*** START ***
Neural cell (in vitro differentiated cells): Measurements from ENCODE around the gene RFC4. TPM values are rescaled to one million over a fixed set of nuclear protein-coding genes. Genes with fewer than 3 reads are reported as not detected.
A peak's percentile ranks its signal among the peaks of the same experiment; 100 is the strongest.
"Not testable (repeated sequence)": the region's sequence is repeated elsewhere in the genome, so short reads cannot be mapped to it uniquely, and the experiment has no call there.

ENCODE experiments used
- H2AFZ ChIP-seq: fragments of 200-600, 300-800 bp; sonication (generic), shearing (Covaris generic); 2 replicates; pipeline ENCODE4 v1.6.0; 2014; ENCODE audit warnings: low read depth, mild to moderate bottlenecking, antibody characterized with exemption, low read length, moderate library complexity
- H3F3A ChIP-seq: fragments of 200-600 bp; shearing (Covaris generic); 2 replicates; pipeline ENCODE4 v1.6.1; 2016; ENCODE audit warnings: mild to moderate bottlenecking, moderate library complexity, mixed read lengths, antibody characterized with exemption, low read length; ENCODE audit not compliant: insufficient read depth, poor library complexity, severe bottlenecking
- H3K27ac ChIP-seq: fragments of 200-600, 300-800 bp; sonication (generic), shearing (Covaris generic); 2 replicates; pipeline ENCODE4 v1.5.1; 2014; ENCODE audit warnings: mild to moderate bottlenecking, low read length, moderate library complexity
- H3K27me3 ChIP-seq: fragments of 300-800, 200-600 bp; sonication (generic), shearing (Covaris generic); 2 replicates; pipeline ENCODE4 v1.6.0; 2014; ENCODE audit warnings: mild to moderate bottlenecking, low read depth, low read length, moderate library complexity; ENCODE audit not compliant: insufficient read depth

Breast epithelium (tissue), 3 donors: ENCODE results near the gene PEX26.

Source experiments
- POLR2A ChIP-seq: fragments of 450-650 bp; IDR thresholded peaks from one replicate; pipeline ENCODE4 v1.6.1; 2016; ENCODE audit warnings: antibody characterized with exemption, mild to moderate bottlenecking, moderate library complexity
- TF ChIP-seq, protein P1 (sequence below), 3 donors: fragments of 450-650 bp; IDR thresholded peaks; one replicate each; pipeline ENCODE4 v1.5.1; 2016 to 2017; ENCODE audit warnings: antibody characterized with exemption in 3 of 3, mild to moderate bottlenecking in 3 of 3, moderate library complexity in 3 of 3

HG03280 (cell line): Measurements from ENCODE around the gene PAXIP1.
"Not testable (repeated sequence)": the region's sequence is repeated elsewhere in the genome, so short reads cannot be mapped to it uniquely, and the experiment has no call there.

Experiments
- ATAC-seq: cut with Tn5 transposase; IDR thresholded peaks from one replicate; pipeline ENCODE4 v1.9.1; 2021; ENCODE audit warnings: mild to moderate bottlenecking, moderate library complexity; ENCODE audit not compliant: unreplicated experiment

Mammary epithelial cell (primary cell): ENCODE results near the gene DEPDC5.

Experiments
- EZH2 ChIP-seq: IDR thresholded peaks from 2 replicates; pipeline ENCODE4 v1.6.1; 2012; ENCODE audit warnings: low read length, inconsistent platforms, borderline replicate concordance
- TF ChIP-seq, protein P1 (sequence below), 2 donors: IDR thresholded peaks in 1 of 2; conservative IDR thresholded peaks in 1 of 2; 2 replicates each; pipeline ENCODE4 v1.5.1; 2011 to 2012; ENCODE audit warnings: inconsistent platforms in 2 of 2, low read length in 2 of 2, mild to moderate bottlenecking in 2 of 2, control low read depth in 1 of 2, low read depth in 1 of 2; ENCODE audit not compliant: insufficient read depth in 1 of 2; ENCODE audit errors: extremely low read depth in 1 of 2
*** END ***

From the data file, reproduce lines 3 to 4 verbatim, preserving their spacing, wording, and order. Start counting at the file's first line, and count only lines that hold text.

"Not testable (repeated sequence)": the region's sequence is repeated elsewhere in the genome, so short reads cannot be mapped to it uniquely, and the experiment has no call there.

ENCODE experiments used